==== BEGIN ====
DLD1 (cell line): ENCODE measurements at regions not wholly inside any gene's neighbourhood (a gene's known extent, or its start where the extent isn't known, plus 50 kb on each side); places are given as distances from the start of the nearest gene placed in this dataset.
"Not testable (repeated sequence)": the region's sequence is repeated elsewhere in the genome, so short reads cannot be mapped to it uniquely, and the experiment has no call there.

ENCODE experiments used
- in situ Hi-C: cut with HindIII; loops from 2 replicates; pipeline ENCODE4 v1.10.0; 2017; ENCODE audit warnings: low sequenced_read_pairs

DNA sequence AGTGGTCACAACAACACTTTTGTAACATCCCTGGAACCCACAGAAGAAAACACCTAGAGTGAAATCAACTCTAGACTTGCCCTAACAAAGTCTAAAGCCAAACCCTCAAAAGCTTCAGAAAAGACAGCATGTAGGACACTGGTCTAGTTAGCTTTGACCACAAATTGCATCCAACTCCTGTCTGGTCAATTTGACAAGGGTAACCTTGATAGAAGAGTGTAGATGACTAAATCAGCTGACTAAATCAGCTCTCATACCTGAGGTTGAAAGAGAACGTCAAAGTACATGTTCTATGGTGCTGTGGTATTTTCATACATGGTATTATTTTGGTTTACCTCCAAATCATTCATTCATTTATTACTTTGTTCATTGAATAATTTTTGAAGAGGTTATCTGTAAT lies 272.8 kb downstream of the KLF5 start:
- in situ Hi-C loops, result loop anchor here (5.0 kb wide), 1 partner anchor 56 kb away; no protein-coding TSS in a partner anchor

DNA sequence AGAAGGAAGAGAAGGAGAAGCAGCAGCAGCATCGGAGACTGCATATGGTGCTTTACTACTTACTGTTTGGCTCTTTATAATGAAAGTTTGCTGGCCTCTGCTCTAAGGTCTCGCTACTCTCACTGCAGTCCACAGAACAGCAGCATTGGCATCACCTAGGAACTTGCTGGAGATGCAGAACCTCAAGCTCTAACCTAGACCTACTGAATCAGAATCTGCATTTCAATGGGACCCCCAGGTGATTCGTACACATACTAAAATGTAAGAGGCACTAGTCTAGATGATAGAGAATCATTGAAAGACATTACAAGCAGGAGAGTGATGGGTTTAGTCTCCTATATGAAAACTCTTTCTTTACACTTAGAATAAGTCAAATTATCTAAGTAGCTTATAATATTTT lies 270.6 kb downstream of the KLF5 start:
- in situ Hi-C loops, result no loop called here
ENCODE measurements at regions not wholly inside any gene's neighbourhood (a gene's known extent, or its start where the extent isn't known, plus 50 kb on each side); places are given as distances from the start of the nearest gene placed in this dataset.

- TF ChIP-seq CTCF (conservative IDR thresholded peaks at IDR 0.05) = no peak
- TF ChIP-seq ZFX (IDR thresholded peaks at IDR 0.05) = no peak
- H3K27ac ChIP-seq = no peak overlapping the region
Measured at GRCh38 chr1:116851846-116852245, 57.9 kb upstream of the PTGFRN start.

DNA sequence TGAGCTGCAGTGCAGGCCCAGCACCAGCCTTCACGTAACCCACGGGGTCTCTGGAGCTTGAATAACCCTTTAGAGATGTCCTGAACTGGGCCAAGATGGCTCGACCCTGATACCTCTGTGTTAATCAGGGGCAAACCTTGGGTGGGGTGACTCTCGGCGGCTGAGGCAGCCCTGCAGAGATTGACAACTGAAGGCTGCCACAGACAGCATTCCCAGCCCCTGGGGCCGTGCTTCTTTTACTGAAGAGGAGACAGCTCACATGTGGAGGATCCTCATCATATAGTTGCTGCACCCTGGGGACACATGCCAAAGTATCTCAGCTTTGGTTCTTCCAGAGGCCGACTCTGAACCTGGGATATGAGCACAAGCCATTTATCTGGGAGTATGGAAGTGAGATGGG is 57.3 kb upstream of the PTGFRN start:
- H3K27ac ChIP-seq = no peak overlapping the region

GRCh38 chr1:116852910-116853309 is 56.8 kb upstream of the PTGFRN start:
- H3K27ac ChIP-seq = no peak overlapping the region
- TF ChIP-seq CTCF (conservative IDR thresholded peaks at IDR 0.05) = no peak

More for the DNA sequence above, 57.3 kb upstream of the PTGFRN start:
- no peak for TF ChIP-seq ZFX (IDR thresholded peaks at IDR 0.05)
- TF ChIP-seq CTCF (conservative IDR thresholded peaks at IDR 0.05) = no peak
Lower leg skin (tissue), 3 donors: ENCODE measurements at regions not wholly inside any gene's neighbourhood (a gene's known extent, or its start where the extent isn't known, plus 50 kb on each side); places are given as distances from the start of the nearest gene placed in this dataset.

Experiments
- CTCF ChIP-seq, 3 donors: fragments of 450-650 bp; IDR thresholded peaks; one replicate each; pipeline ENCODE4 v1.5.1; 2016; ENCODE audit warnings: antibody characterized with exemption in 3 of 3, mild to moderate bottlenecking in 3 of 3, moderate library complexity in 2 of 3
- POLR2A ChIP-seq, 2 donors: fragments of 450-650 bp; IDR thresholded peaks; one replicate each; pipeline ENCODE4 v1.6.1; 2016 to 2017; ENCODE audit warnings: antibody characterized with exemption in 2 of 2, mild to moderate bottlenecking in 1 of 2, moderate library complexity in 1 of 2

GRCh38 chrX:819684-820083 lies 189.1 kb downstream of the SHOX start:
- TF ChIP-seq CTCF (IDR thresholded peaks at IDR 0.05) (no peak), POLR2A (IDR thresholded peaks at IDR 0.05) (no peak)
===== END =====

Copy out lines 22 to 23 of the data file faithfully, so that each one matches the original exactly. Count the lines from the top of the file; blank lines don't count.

Lower leg skin (tissue), 3 donors: ENCODE measurements at regions not wholly inside any gene's neighbourhood (a gene's known extent, or its start where the extent isn't known, plus 50 kb on each side); places are given as distances from the start of the nearest gene placed in this dataset.

Experiments